Finally, I cannot say enough great things about my colleagues here at SJSU. The faculty in the Department of Anthropology are an incredibly talented bunch, and I am grateful to learn from and collaborate with them. We do not all have similar interests and expertise, but we support and complement each other’s talents and efforts. It really feels great to be part of such a motivated and encouraging team. Many of us work together on projects, and we work together to get as many students involved as possible.
A hidden (research) talent:
I was a musician for many years before becoming an anthropologist. Though I do not play anymore, I often use my background in music to build rapport or just to unwind with people. Just about everyone likes to talk about, share, or play music.
One book that changed your life (or research) and why:
Shortly before applying to graduate school, I read James Scott’s Seeing Like a State (1998), which is a post-structuralist political ecology of high modernist development schemes in multiple societies in the 20th century. Basically, it is a study of why so many schemes to improve the human condition fail so catastrophically. It helped me begin thinking beyond my political and intellectual perspective at the time—so much “good” and “evil” in the world—to thinking about how political, economic, and environmental schemes are often hamstrung by epistemological fallacies as much as by inequalities in the world. Oftentimes, disasters result from the best laid plans of people and organizations with the best of intentions. This really inspired me to pursue a deeper study of anthropology, culture, and practice on a global scale.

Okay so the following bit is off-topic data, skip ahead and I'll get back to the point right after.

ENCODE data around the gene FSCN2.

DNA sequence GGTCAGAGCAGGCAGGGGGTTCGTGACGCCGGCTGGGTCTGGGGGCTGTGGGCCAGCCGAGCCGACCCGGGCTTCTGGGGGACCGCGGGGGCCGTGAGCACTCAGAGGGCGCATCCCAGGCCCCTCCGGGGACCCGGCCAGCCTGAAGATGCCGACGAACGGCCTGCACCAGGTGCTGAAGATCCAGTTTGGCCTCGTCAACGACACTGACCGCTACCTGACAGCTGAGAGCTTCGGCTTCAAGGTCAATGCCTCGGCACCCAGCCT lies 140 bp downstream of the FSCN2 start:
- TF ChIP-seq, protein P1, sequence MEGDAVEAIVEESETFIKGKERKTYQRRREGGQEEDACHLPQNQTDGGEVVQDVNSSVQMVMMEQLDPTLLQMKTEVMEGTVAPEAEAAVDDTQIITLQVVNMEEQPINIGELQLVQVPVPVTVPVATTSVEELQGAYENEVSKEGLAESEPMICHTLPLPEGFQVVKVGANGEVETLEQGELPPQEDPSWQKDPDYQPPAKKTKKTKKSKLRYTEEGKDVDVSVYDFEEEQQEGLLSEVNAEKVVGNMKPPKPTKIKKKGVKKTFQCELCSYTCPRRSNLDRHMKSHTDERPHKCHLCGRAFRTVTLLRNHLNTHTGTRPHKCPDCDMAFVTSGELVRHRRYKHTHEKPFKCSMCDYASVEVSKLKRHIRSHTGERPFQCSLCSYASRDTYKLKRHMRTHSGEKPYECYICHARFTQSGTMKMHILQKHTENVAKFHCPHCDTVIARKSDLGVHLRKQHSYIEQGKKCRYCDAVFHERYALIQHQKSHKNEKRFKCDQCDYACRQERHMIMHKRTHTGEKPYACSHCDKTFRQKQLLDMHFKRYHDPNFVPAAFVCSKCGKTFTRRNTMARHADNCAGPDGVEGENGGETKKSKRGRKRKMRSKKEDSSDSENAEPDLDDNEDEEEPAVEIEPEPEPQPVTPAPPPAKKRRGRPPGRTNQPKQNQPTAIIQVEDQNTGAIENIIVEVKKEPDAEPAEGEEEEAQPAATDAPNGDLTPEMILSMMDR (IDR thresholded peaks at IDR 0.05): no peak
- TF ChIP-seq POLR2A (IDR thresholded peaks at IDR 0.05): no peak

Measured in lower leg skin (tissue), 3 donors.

A website/journal/newspaper (in your field?) you follow without fail:
Human Organization is the premier journal of applied anthropology, and it welcomes contributions from other disciplines as well. The journal features theoretically-driven empirical research with direct relevance to policy and practice in a diverse range of issue areas (e.g., environment, economy, health/wellbeing, migration, technology). I read each issue the week it comes out. Recently, I guest edited a special issue of Human Organization on the applied anthropology of risk, hazards, and disasters (74 see more here).
Advice you’d give to newer faculty or students:
The worst vice is advice, so I would not presume to provide unsolicited advice to my peers. However, one thing I am constantly reminding myself and my students of is to find what I call “the words between.” When we write and when we speak, I find that we often rely too heavily on extremes—“totally awesome!” or “absolutely terrible!” I encourage my students and remind myself to find the words between these extremes; to better capture the nuances of our thoughts, emotions, and behaviors. I feel like this not only helps us improve as writers and social scientists, but it also helps us develop better emotional intelligence insomuch as finding the words between can help us better express ourselves to others in our lives.